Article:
I’ve always had an obsession with being a stripper. Maybe I was a stripper in a past life. Maybe I’m going to be a stripper in my future—like if my writing career fizzles and suddenly there’s a strip club where middle-aged women with sagging tits and muffin tops is the Stefon-style “hottest club.”
But for years I just knew I could work a pole to Def Leppard’s “Pour Some Sugar on Me” like nobody’s business. The fact is that working a pole actually is somebody’s business and people who do it well have years of skill and experience and body core strength.
A few weeks ago, I was doing research for my second novel that landed me in an adult club in Baltimore; my first time in one. The less-porny section of the club featured a bar, lounge area, elevated dance floor with a dance cage, two stripper poles and a DJ. I was with a friend of mine, Tara, who is far sexier than me and wore a gorgeous glittery dress and stylish high heels.
Since I own nothing in my wardrobe that says “stripper,” I did my best with a fitted print dress that with a good bra at least meekly offered some cleavage, and a pair of sparkly wedges that are in the suburban “cute but comfortable” category, revealing a fresh pedicure. I found makeup, which, as someone who works in vintage Pac Man t-shirts and yoga pants and doesn’t see other people, was no easy task. Tara took me to the bathroom and did the best she could to “add volume” to my hair.
I haven’t been out dancing since… okay, I don’t ever remember going out dancing, really, which is why I took hip-hop cardio for a year, to pretend I was in a club having fun. So, with two Jack and Cokes under my belt, I hit the dance floor (the only white girl doing the “Cupid Shuffle”).
I noticed there were no professional strippers per se; it seemed to be a volunteer situation, no money changed hands, and no one was actually (at that point in the evening) removing clothes. Tara asked if I was going to dance in the cage. I said only if “Pour Some Sugar On Me” came on. Nothing about the dance music played indicated that the young DJ had ever even heard of Def Leppard, but we submitted the request anyway. He nodded to me: he had the song.
About an hour later as the song came on, Tara had to come up and inform me it was playing, because it had been “remixed” into a far more pounding-bass-beat, not-at-all-80s-hairband style. Once I recognized it, there was no stopping me. Into the cage we went. Tara and I were joined by three younger girls and I was shamelessly shaking my voluminous hair and un-toned ass like I was a bleached blonde teenager in a Whitesnake video. It was a blast.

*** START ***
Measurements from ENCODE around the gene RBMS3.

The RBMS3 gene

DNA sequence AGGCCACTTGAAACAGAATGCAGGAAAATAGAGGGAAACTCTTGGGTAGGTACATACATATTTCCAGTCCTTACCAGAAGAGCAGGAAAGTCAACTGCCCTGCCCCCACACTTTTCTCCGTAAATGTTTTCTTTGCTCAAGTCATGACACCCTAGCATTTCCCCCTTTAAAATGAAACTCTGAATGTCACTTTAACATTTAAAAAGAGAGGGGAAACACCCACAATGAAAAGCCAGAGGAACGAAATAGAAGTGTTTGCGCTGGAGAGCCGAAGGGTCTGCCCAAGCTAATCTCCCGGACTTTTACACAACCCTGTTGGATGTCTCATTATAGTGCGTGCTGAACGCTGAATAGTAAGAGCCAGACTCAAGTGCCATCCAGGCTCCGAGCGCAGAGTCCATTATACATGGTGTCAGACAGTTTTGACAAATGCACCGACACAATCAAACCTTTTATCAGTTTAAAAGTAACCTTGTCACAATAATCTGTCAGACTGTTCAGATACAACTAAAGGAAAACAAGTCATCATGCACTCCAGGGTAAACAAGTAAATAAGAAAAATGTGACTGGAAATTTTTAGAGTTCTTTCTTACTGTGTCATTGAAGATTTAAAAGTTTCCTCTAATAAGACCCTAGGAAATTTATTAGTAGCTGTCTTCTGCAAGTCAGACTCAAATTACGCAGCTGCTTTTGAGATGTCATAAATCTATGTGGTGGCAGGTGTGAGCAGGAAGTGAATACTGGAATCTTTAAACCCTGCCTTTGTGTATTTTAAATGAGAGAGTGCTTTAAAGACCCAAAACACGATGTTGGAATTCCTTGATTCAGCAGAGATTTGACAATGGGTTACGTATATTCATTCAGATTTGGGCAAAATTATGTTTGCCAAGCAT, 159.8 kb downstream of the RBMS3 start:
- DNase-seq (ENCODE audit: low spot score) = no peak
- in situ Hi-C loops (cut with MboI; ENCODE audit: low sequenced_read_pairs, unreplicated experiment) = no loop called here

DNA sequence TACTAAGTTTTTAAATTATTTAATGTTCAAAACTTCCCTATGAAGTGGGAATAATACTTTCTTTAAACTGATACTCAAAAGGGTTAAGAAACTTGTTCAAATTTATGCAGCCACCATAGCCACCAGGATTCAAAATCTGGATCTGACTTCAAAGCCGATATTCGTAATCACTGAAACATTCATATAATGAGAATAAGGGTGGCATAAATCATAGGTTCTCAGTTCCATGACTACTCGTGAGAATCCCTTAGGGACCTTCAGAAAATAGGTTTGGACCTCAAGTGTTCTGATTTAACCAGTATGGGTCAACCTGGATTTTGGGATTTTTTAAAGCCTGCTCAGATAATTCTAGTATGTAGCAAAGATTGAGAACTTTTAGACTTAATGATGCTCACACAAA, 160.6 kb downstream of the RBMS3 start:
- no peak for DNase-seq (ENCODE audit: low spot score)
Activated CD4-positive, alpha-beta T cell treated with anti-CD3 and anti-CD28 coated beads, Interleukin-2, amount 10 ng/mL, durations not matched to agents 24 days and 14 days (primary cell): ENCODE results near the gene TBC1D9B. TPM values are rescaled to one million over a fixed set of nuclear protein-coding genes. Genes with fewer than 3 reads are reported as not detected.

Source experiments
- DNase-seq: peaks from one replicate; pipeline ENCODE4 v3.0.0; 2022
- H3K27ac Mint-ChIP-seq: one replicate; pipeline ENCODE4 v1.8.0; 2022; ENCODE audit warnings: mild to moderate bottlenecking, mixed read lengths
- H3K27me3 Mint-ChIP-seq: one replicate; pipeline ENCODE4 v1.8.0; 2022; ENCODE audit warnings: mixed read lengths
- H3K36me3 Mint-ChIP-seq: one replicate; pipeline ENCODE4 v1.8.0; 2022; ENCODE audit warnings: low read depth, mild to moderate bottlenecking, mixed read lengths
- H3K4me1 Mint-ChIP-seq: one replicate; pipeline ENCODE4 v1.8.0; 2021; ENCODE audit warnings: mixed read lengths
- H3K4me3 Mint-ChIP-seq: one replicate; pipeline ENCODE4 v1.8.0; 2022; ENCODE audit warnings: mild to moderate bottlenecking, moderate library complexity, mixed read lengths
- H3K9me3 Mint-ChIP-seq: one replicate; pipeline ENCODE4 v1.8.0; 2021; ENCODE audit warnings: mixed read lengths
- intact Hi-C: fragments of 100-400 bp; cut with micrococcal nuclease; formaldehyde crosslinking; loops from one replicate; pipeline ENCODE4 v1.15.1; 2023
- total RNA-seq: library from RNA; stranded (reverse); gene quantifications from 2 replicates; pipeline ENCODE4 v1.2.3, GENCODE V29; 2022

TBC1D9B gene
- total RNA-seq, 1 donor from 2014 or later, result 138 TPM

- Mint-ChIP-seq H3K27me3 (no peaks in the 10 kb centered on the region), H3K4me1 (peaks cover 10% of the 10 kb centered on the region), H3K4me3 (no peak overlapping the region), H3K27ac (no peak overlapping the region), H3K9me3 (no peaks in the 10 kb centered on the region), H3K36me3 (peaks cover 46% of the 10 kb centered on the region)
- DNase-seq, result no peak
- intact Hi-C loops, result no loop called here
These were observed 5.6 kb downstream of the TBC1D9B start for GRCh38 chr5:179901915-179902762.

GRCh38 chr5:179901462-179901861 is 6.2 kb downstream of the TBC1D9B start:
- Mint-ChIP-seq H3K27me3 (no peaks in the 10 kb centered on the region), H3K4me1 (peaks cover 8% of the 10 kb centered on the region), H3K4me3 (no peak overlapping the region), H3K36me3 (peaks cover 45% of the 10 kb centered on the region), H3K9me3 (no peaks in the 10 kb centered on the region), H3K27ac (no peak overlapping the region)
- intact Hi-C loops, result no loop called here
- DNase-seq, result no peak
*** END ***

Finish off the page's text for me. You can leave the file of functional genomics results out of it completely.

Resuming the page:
I didn’t care what anyone thought. That was the best part. It was helpful that “beyond the dance floor” was dark, so if there were dozens of people laughing, you couldn’t see them. As a married mother of four, I certainly wasn’t trying to impress anyone, and since no one was removing any clothing yet, it wasn’t really stripper stripping, it was just mildly slutty cage dancing. I had fun, and fun in my world is a rare plum; one I was willing to suck down, savoring each juicy bite.
The younger girls took me under their wings, even though I was old enough to be their mothers. It was like “Take Your Mom to Pole Dance Day” at the club. They asked if I knew how to dance on the pole. I didn’t. They showed me how. “Use the pole for balance…” they said, “…Just swing your hips like this,” and, “Do you think you can pop it?…” (“What is popping it?”)… “You just push out your booty, quick, like this…”
And alas, I popped it.
“Oh honey, you don’t have the right shoes,” said one gorgeous girl, “here take mine. You can’t dance on the pole in the wrong shoes.” She stepped out of her legitimate stripper shoes and slid them toward me: a pair of bright orange suede four-inch pumps.
“I can’t walk in these…” … “You don’t need to.”
“They help you balance the pole,” she said. And somehow, she was right. She and her friends taught me how to turn around, grab the pole above your head and slide down it until you got to the bottom and then work your hips back up. She went upside down, bare feet in the sky, twirling down the pole. I smiled, because no core strength. But I danced on, the pole fairy godmother’s magic shoes giving me a confidence I don’t really have.
For three days afterward, the muscles in my upper thighs screamed and I ate 800-mg Motrin like candy. I thought about how I wished the pole fitness dance lessons weren’t on the other side of the Bay Bridge; too far away to be realistic.
-Follow Mary McCarthy on Twitter @marymac.